BP gives people looking for settlements a tough choice.
Each day, Inc.'s reporters scour the Web for the most important and interesting news to entrepreneurs. Here's what we found today:
Where BP oil money will flow. Recently uncovered BP documents offer some insight as to who will be entitled to a piece of the company's $20 billion oil spill compensation fund. According to The New York Times, the documents indicate that anyone who takes a lump-sum settlement from BP will be prohibited from suing either BP or other defendants, including Transocean, Halliburton and Cameron International. Kenneth R. Feinberg, who's overseeing the money's distribution, put similar guidelines in place when he was in charge of the September 11th compensation fund. The first settlement recipients will be people and businesses located "adjacent" to any body of water, but, the documents say, "Economic losses which are more remote, or occurred at a location more distant from the spill, are less likely to be fully compensated." According to the story, it will be Feinberg who decides "on a case-by-case basis" just how close to the water is close enough.
Did he really just say that? Yes, yes he did. In an interview with The Wall Street Journal, LG Electronics VP Chang Ma fired this shot at Apple: "Our tablet will be better than the iPad." Said tablet is expected to be released later this year and focus on content creation. Surely, a certain man wearing a turtle neck is laughing to himself right about now.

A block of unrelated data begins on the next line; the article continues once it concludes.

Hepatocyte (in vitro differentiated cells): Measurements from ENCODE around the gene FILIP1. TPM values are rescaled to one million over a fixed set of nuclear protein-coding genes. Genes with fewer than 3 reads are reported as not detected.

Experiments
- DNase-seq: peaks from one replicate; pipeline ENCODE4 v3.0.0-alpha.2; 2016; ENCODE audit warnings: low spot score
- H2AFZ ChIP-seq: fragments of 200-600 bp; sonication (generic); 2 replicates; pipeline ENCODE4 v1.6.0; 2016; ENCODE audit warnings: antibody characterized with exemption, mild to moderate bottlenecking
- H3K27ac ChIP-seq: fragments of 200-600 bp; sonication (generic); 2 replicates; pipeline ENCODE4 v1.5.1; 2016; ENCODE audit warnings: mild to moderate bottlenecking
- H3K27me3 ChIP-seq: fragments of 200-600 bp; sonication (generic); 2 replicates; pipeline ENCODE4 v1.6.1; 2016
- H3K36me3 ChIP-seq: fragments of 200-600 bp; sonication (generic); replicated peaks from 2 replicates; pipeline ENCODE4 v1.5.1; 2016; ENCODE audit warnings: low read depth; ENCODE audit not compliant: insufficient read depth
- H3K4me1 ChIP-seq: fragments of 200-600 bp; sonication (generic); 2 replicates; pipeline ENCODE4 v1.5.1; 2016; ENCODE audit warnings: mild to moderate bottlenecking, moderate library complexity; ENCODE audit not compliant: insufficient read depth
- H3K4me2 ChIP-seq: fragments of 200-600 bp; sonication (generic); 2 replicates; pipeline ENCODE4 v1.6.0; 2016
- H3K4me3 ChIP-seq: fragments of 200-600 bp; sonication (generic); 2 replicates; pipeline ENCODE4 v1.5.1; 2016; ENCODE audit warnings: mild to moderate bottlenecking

Danger on the high seas. In honor of The Bureau of Labor Statistics recently released data, stating on-the-job fatality is at an all time low, CNN Money has released a list of the country's top 10 most dangerous jobs. It turns out fishermen in cold climates are the most at-risk, reporting 200 deaths for every 100,000 workers. Also on the list are loggers, roofers, farmers and airplane pilots.
Need legal advice? You can get it for free. In a story for The Wall Street Journal Mike Michalowicz, author of The Toilet Paper Entrepreneur tells businesses where they can solve their legal problems at no cost. "Go to a local college or university and talk to the head of the legal department," he writes. "Volunteer your business to be a case study for a business law class." He says the class will take on the hefty task of preparing all your legal documents and may even provide free consultation, all under the watchful eye of the professor, typically a lawyer. Michalowicz adds, "You can use this short cut for more than just legal work. Offering yourself as a living laboratory to students of marketing, web design and graphics, and computer programming (among other disciplines) is a great way to get a lot for a (very) little."
Making money off your money. The average hundred dollar bill jumps between wallets and cash registers three times a week for 7.4 years and gets seen by 8,000 people. An artist named Art Marcovici sees that as a perfect opportunity for advertising (via Co.Design). His idea for "cashvertisements," would replace the stodgy national landmarks and dead presidents typically gracing the backs of bills. What about you? If it were in your price range, would you promote your business on cold hard currency? Let us know in the comments.